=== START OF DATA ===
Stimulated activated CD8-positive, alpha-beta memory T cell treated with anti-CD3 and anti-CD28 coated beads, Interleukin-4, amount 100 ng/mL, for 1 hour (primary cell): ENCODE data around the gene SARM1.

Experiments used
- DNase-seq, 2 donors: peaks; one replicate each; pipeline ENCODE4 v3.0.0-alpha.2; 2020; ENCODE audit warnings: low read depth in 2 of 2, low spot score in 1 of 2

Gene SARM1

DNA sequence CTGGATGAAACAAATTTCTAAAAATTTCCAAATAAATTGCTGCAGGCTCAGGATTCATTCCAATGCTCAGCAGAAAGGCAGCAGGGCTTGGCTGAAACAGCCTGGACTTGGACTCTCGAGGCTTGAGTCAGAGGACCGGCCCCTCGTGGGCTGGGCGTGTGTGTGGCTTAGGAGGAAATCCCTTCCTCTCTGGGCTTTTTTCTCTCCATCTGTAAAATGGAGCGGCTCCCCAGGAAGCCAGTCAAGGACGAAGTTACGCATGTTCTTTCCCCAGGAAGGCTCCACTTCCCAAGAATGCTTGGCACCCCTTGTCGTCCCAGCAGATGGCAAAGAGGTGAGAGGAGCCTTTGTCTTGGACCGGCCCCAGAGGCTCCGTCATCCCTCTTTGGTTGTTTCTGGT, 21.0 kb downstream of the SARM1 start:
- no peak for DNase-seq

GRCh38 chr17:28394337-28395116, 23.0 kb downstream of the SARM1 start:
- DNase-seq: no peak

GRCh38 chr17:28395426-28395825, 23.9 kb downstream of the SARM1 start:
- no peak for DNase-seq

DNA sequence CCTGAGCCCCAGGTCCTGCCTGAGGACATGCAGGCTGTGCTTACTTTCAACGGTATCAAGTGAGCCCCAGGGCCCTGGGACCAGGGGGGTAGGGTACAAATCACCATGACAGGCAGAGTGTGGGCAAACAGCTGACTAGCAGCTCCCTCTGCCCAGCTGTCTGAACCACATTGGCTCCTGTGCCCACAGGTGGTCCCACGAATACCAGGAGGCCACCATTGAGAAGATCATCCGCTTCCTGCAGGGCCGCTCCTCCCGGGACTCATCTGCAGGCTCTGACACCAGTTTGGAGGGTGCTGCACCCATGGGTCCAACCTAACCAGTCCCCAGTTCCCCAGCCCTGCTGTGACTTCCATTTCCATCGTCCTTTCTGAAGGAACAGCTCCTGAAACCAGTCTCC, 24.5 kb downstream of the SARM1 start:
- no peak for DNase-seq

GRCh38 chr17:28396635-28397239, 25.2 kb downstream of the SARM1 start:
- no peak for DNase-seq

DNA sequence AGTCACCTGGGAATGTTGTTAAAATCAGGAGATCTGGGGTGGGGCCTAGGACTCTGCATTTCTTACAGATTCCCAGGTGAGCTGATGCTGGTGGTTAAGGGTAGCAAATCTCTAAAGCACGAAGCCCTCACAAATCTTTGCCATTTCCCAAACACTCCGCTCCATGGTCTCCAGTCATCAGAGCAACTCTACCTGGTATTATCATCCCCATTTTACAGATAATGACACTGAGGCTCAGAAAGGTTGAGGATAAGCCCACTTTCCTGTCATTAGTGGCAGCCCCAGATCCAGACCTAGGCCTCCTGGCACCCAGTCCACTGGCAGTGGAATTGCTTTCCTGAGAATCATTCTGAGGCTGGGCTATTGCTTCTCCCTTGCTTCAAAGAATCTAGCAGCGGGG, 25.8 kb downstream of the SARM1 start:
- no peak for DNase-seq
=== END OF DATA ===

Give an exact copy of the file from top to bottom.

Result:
Stimulated activated CD8-positive, alpha-beta memory T cell treated with anti-CD3 and anti-CD28 coated beads, Interleukin-4, amount 100 ng/mL, for 1 hour (primary cell): ENCODE data around the gene SARM1.

Experiments used
- DNase-seq, 2 donors: peaks; one replicate each; pipeline ENCODE4 v3.0.0-alpha.2; 2020; ENCODE audit warnings: low read depth in 2 of 2, low spot score in 1 of 2

Gene SARM1

DNA sequence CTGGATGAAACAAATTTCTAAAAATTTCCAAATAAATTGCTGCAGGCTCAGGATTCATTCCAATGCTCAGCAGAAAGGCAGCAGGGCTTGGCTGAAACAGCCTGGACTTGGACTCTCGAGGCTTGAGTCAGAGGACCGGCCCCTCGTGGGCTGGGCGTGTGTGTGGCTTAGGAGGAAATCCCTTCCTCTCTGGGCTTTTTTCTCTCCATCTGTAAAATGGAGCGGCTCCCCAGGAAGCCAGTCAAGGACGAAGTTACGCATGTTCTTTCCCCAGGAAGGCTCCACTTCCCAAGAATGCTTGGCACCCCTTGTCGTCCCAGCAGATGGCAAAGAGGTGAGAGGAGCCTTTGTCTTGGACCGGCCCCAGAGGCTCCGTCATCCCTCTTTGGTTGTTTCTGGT, 21.0 kb downstream of the SARM1 start:
- no peak for DNase-seq

GRCh38 chr17:28394337-28395116, 23.0 kb downstream of the SARM1 start:
- DNase-seq: no peak

GRCh38 chr17:28395426-28395825, 23.9 kb downstream of the SARM1 start:
- no peak for DNase-seq

DNA sequence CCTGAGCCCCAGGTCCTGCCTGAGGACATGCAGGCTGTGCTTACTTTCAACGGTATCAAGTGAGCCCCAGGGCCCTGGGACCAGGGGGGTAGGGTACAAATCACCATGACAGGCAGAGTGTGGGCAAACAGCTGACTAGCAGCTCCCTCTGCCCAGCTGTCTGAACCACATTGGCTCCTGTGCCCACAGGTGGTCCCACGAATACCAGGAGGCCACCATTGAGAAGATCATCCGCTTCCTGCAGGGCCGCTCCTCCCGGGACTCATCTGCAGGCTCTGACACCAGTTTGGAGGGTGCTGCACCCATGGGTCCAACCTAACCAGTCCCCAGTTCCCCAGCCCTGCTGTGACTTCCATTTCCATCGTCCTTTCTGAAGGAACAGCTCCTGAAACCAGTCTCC, 24.5 kb downstream of the SARM1 start:
- no peak for DNase-seq

GRCh38 chr17:28396635-28397239, 25.2 kb downstream of the SARM1 start:
- no peak for DNase-seq

DNA sequence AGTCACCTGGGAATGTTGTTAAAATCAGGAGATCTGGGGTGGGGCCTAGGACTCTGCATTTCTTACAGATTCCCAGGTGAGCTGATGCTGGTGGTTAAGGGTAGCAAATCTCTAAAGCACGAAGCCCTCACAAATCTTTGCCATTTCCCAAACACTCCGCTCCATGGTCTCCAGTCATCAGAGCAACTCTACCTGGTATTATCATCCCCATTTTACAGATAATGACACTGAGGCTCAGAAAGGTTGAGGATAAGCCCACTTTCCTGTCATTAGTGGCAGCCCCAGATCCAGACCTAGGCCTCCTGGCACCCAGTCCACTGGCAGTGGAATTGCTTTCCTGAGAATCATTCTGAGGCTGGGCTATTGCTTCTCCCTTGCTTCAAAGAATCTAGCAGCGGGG, 25.8 kb downstream of the SARM1 start:
- no peak for DNase-seq